"I'm sure it would, since it would be more expensive," Shax gave them a warm smile to show he didn't at all resent a bit of huckstering. "Just the immediate future, please."
The reader tipped their head in a sideways nod and handed the deck of cards to Shax. "Look them over. Let them know you."
The cards were, as so often with tarot decks, a bit larger than playing cards and a bit clumsy to fan out. Shax's eyebrows went up as he examined this particular deck, which wasn't at all usual. Instead of the normal suits and Major Arcana, all the symbolism on these cards was ornithological. No wands, pentacles, cups and swords here from the Rider deck, nor the discs of the Crowley Thoth. Instead, the suits appeared to be eggs, feathers, claws and…chickens? He might have been able to puzzle out the Major Arcana eventually, but they were all unfamiliar, each one a beautiful bird painting.
"What a lovely deck, Mx." Shax shuffled the cards and handed them back, annoyed at being thrown off balance.
"You will follow their meaning easily, Highness. Never fear." The smile in that soft voice was obvious, rankling Shax further since he wasn't normally so transparent.
They took his hand briefly in a light, cool grip, then laid the first card, the king of feathers, represented by a peacock with his tail spread behind him. "The peacock is you, Highness."
"Because I'm so beautiful?" Shax gave them a wink.
They answered with a throaty chuckle. "You are. But you are vain and proud, as well. These are your greatest challenges."
Shax fought a scowl. "It's a genetic issue."
"Your understanding of perception and your ability to project authority also come from these attributes, so long as you use them wisely."
"Duly noted." So far, the reader hadn't said anything new.
The next cards were the Knight of feathers, represented by a harpy eagle, and the ten of claws. The reader tapped it with their forefinger. "Your allies. The one who stands at your shoulder now, yes. But there will be others."
He wanted to ask why he would need allies, but kept silent. A demon prince could always use them, of course. In the court of Hell, he was such a fringe player, though, not involved in the broiling cauldron of constant intrigue.
Hesitantly, as if they were disturbed by it, the reader played the next card that showed a stooping hawk with red-talons and an ominous red sun behind it. "The Hawk, Highness."
Shax stared at it, threat nearly pulsating from it. "It's like the Tower, isn't it?"
"Very similar." They inclined their head. "Disaster in your near future." She laid out three more cards in quick succession, the Knight of eggs, represented by a partridge, the nine of feathers, a cardinal, and the King of chickens, represented by a Jersey Giant rooster in glossy black with a proud red comb. "Economic. Familial. Political."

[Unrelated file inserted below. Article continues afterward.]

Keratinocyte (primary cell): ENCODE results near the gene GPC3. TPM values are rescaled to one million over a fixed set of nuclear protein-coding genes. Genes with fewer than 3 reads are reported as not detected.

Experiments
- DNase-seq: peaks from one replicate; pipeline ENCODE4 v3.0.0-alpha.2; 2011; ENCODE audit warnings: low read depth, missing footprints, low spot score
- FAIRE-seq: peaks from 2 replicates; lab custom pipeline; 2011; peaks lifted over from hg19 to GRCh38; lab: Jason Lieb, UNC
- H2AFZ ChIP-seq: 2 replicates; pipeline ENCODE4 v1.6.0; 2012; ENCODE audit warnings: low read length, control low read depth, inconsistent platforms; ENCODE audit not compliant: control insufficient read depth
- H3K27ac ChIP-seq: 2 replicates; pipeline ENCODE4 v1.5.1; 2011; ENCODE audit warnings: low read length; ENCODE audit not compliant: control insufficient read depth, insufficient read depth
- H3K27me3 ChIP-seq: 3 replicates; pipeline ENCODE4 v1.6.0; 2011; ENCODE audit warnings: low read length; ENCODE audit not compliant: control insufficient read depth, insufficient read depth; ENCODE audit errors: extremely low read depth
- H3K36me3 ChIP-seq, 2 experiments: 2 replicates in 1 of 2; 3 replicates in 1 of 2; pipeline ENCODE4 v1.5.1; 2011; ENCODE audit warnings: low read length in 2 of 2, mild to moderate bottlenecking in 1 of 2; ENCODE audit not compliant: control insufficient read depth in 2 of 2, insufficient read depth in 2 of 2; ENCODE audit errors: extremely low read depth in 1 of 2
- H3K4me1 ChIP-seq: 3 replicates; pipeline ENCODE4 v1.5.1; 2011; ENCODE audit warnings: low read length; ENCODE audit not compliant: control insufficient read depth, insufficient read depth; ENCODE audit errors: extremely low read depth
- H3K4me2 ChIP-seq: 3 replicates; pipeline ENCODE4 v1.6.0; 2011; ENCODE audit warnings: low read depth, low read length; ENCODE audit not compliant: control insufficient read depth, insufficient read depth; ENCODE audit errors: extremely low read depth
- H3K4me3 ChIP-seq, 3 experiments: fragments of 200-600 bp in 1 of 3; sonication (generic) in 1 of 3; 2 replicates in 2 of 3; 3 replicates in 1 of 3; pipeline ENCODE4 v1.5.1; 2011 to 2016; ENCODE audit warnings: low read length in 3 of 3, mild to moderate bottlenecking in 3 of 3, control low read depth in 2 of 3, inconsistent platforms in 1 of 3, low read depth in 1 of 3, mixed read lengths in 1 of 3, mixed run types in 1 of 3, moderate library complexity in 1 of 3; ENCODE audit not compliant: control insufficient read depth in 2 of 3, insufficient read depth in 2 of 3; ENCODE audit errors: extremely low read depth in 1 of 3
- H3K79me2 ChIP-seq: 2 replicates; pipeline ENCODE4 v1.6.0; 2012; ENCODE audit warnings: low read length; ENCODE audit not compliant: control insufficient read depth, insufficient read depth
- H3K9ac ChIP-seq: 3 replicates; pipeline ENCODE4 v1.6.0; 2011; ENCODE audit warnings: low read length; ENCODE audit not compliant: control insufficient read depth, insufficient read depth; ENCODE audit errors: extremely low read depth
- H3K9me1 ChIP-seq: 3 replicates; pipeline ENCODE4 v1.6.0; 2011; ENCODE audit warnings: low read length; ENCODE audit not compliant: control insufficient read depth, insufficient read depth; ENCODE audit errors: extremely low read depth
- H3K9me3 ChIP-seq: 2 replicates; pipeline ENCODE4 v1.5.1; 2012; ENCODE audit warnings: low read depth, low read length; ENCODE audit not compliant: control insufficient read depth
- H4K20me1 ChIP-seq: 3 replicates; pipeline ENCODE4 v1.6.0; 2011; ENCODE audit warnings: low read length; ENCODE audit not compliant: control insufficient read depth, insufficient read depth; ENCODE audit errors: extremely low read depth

The next card played was a vulture with a skull for a head, though it was reversed.
"Death?" Shax asked, his voice a spare murmur to keep is steady.
"The Vulture is Death, yes. Though reversed it can mean great change. A new beginning."
They drew several more cards—a flight of swallows, a great horned owl, a winter ptarmigan, and a mantling eagle. "When the time comes, and you will know the time, you must move swiftly, Highness. Swiftly, silently. Vanish into the landscape to avoid disaster." They stopped the reading suddenly and picked up all the cards. "I'm sorry, Highness. Normally, the readings are for show. To give the customer something hopeful. Sometimes, the cards read true. But I can't continue and I won't charge you."
"You can't?" Verin growled from behind Shax. "Why the fuck not?"
They nodded at Verin. "You will need your knight in the days to come. Take the warning, Highness. The reading is too dark for me, too difficult."
Shax rose slowly, confused and disturbed. Verin had to catch him by the elbow when he stumbled. "Er…thank you? I think? We won't distress you further."
As they made their way back out onto the midway, which now seemed too brassy and loud, the lights too garish, Shax managed to shake off some of the creeping dread he'd felt in the reader's tent. "Ah, well. I guess you're right, Ver. It was a load of crap."
Verin snorted sparks and jammed his cigar between his teeth again. "Told you. And I sure as shit am not some fucking harpy eagle."
About The Brimstone Journals
Extra treats for our Brimstone readers, Brimstone Journals will post every Tuesday. Short scenes from characters' lives before, after or during the stories.
About the Author